When a new boy enters the scene and makes Char feel like, well, a total girl...and two of her other friends have a falling out that may or may not be related to one of them deciding he possibly wants to be more than friends with Char...being friends with all these boys suddenly becomes a lot more complicated.

Pushing the Limits by Katie McGarry
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Release date: April 30th 2013

No one knows what happened the night Echo Emerson went from popular girl with jock boyfriend to gossiped-about outsider with "freaky" scars on her arms. Even Echo can't remember the whole truth of that horrible night. All she knows is that she wants everything to go back to normal.But when Noah Hutchins, the smoking-hot, girl-using loner in the black leather jacket, explodes into her life with his tough attitude and surprising understanding, Echo's world shifts in ways she could never have imagined. They should have nothing in common. And with the secrets they both keep, being together is pretty much impossible. Yet the crazy attraction between them refuses to go away. And Echo has to ask herself just how far they can push the limits and what she'll risk for the one guy who might teach her how to love again.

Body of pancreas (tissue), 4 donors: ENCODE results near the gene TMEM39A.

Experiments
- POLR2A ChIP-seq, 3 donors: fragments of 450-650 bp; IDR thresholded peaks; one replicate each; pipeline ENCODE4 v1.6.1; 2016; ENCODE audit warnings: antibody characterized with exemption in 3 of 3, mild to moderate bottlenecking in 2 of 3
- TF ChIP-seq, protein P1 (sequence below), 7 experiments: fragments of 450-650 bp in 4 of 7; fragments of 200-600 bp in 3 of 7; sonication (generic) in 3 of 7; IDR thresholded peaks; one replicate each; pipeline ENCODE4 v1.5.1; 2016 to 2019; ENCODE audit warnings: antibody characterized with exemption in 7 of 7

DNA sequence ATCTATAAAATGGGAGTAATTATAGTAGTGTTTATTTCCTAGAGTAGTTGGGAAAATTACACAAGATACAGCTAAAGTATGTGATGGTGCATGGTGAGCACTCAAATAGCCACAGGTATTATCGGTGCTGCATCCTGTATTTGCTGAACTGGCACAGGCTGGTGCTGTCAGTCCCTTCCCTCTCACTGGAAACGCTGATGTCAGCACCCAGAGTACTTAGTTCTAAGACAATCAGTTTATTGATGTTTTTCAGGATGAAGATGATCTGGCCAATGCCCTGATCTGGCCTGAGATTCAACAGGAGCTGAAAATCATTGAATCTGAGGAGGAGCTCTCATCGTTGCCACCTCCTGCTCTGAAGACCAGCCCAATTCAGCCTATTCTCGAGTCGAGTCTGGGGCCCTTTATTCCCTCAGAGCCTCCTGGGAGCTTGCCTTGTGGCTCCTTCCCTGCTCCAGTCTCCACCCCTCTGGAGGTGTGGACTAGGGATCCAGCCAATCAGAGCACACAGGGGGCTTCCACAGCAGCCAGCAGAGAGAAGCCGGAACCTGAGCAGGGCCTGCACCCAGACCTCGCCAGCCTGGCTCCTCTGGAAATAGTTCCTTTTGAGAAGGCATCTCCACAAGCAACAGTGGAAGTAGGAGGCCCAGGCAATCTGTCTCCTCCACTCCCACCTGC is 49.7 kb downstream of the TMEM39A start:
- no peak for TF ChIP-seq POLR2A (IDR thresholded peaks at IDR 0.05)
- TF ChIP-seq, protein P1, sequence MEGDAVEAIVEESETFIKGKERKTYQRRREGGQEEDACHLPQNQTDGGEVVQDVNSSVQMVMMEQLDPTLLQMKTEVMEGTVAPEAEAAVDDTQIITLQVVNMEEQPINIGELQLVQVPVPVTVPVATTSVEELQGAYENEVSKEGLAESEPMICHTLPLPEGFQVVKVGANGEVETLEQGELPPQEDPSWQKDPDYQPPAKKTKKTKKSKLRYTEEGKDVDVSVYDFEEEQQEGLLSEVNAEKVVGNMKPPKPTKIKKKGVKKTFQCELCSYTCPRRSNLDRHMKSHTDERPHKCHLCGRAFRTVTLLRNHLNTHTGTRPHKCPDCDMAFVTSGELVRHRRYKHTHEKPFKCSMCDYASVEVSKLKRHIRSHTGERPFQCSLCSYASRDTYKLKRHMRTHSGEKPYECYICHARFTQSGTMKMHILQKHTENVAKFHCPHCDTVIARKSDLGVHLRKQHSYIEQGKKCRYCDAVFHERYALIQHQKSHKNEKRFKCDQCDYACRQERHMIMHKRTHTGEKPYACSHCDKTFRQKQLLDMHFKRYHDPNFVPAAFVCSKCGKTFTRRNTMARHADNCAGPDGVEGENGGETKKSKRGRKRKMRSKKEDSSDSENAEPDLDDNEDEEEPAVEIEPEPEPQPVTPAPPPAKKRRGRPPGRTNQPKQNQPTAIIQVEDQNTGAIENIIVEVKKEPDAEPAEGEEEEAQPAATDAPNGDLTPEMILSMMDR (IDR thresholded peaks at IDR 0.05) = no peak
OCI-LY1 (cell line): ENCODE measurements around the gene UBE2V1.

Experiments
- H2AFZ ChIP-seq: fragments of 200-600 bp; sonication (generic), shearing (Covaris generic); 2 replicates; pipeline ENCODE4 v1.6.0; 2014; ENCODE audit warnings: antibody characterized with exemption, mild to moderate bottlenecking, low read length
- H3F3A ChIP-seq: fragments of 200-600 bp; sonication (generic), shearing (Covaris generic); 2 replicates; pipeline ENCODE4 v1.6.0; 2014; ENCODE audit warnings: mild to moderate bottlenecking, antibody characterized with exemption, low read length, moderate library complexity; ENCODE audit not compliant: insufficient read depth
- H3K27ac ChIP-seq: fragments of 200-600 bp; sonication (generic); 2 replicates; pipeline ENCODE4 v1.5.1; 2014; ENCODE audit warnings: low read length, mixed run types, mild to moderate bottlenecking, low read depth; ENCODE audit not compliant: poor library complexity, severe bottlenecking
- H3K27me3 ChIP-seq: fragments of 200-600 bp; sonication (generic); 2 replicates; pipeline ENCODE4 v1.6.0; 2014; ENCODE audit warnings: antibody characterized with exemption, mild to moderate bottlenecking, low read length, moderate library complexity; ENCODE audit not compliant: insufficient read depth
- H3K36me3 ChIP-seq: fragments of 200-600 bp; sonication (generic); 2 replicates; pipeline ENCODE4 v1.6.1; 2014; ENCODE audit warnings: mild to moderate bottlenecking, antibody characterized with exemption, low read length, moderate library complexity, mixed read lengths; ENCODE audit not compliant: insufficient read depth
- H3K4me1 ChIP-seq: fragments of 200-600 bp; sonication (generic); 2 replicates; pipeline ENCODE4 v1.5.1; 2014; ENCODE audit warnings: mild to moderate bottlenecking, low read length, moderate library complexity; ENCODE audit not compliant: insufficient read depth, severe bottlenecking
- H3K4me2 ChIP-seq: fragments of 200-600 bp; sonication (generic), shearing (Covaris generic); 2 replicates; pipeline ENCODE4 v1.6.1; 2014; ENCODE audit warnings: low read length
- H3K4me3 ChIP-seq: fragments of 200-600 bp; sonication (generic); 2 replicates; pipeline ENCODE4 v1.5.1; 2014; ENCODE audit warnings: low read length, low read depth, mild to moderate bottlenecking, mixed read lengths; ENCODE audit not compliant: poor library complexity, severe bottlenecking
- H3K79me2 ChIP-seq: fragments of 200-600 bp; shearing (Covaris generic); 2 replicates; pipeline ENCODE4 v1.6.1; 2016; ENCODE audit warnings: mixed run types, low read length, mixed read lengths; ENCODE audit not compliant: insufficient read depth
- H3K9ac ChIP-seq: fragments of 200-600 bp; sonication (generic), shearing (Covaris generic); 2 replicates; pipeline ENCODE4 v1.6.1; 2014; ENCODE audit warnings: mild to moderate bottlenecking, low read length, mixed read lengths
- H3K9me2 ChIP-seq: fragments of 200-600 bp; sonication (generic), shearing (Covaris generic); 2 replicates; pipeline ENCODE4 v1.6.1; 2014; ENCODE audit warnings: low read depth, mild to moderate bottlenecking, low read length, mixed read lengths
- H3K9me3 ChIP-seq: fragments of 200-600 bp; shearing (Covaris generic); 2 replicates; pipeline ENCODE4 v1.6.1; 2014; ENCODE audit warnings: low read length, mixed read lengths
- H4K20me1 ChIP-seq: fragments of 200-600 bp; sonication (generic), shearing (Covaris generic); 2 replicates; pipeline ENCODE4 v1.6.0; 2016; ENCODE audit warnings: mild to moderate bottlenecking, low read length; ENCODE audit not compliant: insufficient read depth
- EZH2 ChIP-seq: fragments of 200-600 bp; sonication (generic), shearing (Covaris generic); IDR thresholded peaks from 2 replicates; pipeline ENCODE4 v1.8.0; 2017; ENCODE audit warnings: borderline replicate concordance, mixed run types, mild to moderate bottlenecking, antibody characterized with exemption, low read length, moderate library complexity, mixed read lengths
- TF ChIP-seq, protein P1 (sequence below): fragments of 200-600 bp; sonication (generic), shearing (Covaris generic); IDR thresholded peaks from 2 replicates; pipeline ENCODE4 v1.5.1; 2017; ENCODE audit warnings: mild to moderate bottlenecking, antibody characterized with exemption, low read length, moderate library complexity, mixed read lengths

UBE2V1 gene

What April releases are you most looking forward to?